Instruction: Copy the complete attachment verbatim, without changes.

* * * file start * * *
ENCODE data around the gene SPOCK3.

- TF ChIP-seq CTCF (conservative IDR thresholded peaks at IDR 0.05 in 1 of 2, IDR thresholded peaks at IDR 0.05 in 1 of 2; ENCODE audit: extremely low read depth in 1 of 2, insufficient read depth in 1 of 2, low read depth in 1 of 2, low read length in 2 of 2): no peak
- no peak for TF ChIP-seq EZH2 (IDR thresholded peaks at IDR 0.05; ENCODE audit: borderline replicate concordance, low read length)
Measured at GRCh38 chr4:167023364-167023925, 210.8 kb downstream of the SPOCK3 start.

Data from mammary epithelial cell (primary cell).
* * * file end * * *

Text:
ENCODE data around the gene SPOCK3.

- TF ChIP-seq CTCF (conservative IDR thresholded peaks at IDR 0.05 in 1 of 2, IDR thresholded peaks at IDR 0.05 in 1 of 2; ENCODE audit: extremely low read depth in 1 of 2, insufficient read depth in 1 of 2, low read depth in 1 of 2, low read length in 2 of 2): no peak
- no peak for TF ChIP-seq EZH2 (IDR thresholded peaks at IDR 0.05; ENCODE audit: borderline replicate concordance, low read length)
Measured at GRCh38 chr4:167023364-167023925, 210.8 kb downstream of the SPOCK3 start.

Data from mammary epithelial cell (primary cell).